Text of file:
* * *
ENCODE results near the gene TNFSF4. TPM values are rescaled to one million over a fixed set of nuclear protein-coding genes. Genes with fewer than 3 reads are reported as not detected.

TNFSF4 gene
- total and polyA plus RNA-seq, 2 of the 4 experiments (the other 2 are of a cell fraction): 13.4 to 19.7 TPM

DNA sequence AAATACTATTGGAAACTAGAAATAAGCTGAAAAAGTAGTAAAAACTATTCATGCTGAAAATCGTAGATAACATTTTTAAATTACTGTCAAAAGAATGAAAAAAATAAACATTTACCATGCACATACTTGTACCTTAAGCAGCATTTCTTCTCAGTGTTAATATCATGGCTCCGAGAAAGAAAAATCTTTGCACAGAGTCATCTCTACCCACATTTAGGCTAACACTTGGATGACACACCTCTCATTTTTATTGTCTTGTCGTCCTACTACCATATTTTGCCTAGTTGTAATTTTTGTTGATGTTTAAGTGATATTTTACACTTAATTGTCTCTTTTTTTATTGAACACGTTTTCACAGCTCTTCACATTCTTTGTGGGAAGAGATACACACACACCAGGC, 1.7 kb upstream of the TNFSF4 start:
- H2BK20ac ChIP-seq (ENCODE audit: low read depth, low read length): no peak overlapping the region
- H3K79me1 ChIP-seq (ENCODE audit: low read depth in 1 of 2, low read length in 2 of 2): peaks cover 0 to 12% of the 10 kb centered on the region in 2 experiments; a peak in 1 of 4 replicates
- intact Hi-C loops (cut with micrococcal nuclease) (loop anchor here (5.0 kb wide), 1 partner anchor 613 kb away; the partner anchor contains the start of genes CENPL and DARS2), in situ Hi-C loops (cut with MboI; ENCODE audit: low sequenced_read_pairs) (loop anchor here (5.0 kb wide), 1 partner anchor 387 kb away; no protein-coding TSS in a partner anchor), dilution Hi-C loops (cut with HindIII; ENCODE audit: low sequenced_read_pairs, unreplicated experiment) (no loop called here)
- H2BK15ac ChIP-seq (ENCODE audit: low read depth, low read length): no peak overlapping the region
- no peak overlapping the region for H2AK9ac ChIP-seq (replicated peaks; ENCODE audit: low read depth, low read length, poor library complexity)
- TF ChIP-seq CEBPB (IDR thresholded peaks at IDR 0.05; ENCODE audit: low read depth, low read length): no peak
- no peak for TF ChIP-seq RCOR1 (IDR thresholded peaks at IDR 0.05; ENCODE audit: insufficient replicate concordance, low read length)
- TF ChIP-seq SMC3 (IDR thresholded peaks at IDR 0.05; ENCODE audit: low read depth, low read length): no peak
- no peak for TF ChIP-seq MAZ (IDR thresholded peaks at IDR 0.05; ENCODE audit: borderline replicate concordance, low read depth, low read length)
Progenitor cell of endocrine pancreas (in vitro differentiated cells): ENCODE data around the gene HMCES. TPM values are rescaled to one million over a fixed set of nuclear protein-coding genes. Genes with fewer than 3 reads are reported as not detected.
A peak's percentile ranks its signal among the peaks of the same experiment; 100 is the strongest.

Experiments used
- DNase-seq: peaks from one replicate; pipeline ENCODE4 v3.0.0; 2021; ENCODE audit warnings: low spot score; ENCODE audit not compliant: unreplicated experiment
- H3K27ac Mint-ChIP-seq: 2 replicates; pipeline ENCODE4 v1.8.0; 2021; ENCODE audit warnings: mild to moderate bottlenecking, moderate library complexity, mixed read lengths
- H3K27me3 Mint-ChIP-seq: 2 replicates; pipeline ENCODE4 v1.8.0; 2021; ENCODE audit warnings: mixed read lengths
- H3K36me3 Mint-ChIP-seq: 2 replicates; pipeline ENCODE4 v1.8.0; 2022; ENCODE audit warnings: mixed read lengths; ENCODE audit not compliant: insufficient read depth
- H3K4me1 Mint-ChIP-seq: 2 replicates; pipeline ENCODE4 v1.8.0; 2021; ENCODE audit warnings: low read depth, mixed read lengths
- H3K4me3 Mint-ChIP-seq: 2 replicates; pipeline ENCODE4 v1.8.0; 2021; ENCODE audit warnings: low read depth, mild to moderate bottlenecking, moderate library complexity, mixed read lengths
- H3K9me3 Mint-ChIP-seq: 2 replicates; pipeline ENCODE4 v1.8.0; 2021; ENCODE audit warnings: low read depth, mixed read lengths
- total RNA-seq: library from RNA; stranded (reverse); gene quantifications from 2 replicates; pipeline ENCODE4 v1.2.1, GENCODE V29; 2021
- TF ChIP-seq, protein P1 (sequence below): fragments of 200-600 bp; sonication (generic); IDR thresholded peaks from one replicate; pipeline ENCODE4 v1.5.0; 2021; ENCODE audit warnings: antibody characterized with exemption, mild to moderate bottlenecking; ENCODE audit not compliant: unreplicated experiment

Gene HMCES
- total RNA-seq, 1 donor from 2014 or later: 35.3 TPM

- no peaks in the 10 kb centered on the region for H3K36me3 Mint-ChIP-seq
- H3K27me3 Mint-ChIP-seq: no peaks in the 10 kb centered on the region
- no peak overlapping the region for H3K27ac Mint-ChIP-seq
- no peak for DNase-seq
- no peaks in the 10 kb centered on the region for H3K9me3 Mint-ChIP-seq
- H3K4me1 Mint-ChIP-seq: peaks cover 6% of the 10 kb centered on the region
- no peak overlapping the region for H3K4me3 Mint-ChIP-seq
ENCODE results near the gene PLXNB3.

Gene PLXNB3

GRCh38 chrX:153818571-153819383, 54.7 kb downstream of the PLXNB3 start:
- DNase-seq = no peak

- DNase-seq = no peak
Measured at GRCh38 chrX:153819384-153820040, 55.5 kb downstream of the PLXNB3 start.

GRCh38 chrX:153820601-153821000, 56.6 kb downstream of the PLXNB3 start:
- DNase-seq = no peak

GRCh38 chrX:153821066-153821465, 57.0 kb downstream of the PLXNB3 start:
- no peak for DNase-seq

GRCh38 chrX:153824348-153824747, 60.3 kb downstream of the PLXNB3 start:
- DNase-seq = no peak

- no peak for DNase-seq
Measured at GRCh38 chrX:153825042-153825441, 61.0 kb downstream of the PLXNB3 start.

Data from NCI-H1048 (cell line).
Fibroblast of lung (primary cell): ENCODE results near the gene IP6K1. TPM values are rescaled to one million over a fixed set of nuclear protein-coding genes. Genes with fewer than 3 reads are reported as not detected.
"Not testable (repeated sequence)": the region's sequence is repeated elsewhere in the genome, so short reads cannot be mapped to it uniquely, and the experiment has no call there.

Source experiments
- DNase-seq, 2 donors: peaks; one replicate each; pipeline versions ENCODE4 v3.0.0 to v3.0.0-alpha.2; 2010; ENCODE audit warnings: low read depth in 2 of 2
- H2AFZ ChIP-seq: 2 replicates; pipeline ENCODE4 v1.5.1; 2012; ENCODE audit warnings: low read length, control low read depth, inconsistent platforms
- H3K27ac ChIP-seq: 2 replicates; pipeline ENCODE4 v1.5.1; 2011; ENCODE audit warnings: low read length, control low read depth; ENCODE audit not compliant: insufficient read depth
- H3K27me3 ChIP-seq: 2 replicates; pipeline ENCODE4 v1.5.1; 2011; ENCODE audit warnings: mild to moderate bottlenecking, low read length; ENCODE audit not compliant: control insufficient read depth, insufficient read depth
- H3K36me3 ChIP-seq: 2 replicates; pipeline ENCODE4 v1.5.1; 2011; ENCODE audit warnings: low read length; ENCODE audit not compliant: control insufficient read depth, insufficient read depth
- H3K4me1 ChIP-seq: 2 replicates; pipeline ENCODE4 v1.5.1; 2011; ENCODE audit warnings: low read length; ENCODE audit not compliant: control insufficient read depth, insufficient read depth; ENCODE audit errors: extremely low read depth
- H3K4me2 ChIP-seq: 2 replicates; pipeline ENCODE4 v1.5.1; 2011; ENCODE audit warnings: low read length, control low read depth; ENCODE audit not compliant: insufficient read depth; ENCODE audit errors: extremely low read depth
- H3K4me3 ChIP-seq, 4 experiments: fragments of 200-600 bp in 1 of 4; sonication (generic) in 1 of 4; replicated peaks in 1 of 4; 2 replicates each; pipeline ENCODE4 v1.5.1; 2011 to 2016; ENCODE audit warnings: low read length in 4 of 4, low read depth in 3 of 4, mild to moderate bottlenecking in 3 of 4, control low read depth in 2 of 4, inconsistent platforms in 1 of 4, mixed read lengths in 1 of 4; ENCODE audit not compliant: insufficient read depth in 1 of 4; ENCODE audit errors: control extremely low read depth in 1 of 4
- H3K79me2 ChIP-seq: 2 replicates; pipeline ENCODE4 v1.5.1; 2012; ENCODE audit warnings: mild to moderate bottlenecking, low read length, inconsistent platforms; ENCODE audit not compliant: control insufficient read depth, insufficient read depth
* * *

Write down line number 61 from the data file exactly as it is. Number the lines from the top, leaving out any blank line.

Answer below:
- H3K79me2 ChIP-seq: 2 replicates; pipeline ENCODE4 v1.5.1; 2012; ENCODE audit warnings: mild to moderate bottlenecking, low read length, inconsistent platforms; ENCODE audit not compliant: control insufficient read depth, insufficient read depth